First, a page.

“What a family!”
Sunday 24 February 2019
The Joseph saga in the Book of Genesis is a remarkable story. So interesting is the story that Tim Rice and Andrew Lloyd Webber managed to turn it into a successful stage musical – “Joseph and the Amazing Technicolor Dreamcoat”. One of the reasons why it made a successful transition to a theatre piece is because of the outrageously dysfunctional family that is at the centre of the story.
I recall a wonderful sermon delivered by Canon Rosalind Brown in Durham Cathedral some years ago in which she gave a catalogue of the many failings and mishaps of the generations of the Abraham/Isaac/Jacob family. And yet, throughout the Old Testament, God is identified as the God of Abraham, the God of Isaac and the God of Jacob. I wonder if the Almighty felt any embarrassment at being associated with such a motley clan?
Even if we just limit ourselves to the “Jacob and his sons” generation who are the heroes in today’s reading, there is plenty of evidence that the Child Safety Department should have been involved from very early on.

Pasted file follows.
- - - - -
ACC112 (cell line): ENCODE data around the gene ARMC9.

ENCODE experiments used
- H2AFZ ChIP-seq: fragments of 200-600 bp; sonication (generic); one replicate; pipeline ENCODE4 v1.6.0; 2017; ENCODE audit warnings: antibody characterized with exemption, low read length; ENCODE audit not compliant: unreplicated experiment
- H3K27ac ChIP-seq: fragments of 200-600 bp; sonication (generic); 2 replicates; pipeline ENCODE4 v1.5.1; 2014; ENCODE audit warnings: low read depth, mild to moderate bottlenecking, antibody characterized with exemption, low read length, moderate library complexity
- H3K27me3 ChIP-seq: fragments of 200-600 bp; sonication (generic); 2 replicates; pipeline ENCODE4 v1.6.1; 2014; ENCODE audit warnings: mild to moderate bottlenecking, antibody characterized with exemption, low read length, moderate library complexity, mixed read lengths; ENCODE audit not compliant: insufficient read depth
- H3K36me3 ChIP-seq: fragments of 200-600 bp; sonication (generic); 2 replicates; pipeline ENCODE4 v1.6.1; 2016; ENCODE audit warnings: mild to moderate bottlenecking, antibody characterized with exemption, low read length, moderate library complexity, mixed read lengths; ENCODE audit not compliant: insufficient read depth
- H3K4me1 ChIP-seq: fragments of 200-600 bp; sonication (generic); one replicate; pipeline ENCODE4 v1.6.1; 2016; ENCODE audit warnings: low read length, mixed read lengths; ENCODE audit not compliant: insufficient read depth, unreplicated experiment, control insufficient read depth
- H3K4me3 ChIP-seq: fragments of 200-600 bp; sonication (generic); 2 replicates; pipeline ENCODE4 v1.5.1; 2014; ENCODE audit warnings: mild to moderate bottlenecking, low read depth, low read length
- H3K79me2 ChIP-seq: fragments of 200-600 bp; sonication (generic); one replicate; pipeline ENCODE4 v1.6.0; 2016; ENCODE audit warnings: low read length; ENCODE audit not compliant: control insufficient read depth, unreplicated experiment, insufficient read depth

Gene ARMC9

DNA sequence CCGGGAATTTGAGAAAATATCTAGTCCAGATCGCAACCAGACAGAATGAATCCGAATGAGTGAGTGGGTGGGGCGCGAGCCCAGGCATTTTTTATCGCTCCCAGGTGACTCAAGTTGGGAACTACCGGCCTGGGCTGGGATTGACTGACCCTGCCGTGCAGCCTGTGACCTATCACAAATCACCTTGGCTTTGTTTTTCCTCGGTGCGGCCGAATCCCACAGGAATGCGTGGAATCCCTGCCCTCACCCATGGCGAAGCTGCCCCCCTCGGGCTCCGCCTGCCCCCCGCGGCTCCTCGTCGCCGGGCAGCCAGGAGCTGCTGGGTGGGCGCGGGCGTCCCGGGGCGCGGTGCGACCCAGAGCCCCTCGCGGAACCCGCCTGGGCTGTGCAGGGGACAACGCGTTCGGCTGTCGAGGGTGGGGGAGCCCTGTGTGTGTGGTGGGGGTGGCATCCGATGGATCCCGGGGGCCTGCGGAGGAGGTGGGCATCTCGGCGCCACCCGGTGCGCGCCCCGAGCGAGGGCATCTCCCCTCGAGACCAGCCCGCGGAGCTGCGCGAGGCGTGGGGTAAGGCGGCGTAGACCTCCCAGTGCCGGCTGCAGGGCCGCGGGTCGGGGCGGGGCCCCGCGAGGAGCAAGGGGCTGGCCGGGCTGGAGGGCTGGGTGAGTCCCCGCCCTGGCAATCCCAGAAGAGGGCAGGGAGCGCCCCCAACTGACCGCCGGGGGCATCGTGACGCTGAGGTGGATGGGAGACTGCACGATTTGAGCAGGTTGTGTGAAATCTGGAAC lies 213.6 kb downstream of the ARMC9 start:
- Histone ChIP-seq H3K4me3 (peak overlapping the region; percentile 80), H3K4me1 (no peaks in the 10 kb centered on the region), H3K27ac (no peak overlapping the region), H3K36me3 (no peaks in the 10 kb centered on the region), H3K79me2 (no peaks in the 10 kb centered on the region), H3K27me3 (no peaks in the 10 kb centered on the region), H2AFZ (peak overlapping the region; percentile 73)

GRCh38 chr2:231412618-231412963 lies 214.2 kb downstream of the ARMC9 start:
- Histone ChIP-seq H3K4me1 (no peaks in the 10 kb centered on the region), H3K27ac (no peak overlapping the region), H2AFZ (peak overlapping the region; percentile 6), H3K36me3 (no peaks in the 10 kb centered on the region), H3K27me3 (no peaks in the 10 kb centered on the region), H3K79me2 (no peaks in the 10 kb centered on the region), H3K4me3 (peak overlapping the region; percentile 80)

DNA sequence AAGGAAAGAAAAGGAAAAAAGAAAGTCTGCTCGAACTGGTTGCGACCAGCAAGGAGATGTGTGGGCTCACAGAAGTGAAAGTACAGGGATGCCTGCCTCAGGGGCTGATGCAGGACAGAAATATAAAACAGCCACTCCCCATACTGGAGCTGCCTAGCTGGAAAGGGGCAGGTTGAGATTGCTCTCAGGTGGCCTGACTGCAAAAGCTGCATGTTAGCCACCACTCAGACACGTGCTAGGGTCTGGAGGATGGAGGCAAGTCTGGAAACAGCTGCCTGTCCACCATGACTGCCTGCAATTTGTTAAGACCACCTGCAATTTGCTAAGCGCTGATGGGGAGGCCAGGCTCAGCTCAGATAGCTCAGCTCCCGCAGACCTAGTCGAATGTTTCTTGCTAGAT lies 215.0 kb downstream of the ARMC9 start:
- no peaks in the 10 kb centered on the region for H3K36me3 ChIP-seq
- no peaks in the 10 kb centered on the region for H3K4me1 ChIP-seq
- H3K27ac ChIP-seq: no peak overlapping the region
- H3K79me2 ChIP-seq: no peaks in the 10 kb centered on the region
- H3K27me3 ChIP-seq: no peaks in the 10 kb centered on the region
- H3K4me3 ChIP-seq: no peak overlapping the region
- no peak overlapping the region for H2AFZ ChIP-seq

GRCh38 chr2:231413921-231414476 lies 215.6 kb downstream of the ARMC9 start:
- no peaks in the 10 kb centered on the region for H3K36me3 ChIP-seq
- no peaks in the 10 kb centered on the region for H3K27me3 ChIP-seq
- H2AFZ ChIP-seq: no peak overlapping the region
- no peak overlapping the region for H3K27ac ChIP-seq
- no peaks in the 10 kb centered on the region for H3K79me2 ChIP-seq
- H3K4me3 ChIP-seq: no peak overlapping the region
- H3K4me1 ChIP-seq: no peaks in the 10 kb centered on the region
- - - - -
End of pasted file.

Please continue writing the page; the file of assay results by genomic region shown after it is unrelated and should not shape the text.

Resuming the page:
The problems probably began with the fact that Jacob never really hid the fact that it was only his wife Rachel that he had any warm feelings for. This no doubt gave rise to great jealousy and anger on the part of his other wife Leah, and his concubines, Bilhah and Zilpah. And no doubt that rubbed off onto their respective sons. The fact that Jacob then made no secret of the fact that Joseph, his son with Rachel, was by far his favourite, not the least by his gifting him with a special coat (the Bible does not say that it was technicolor) would only have added fuel to the fire in his aggrieved brothers’ chests.
So that the fact that they first plot to kill him, and then moderate their plan by selling him as a slave to a wandering band of Ishmaelites, does not actually completely take us by surprise. These are not a happy bunch of siblings.
Of course, they were not to know that after a few setbacks, Joseph was going to end up smelling of roses and become quite the most powerful man in Egypt after the Pharaoh. When the brothers turn up in Egypt the first time looking to buy food to see them and their families through the famine, Joseph puts them through the mill somewhat. He is pleased to see that they have learnt the error of their ways and that they now carry a strong sense of concern for their father Jacob and are extremely solicitous of their brother Benjamin who, like Joseph, is Jacob’ s son with Rachel.
And so, on their second visit to obtain food supplies, when he sees further example of them being changed men, we have the scene which unfolded in today’s reading.
And in a scene anticipating Jesus’ exhortation in the gospel today to love our enemies and do good to those who hate you, Joseph makes up with his murderous brothers. Not only does he forgive them, but he advises them that it was good that they did what they did. In fact, they were doing God’s will.